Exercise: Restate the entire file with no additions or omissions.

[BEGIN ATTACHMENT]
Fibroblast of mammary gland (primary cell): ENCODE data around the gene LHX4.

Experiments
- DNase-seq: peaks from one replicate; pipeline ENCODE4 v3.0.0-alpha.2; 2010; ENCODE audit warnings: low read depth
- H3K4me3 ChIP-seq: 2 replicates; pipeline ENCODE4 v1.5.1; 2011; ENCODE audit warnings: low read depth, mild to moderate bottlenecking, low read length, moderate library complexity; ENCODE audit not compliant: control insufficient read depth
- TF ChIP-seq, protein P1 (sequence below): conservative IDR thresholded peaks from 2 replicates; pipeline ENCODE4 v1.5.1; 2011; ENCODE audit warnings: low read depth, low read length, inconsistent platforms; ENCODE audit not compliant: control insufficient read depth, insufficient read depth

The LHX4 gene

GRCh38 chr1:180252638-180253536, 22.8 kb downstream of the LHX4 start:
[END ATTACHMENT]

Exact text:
Fibroblast of mammary gland (primary cell): ENCODE data around the gene LHX4.

Experiments
- DNase-seq: peaks from one replicate; pipeline ENCODE4 v3.0.0-alpha.2; 2010; ENCODE audit warnings: low read depth
- H3K4me3 ChIP-seq: 2 replicates; pipeline ENCODE4 v1.5.1; 2011; ENCODE audit warnings: low read depth, mild to moderate bottlenecking, low read length, moderate library complexity; ENCODE audit not compliant: control insufficient read depth
- TF ChIP-seq, protein P1 (sequence below): conservative IDR thresholded peaks from 2 replicates; pipeline ENCODE4 v1.5.1; 2011; ENCODE audit warnings: low read depth, low read length, inconsistent platforms; ENCODE audit not compliant: control insufficient read depth, insufficient read depth

The LHX4 gene

GRCh38 chr1:180252638-180253536, 22.8 kb downstream of the LHX4 start: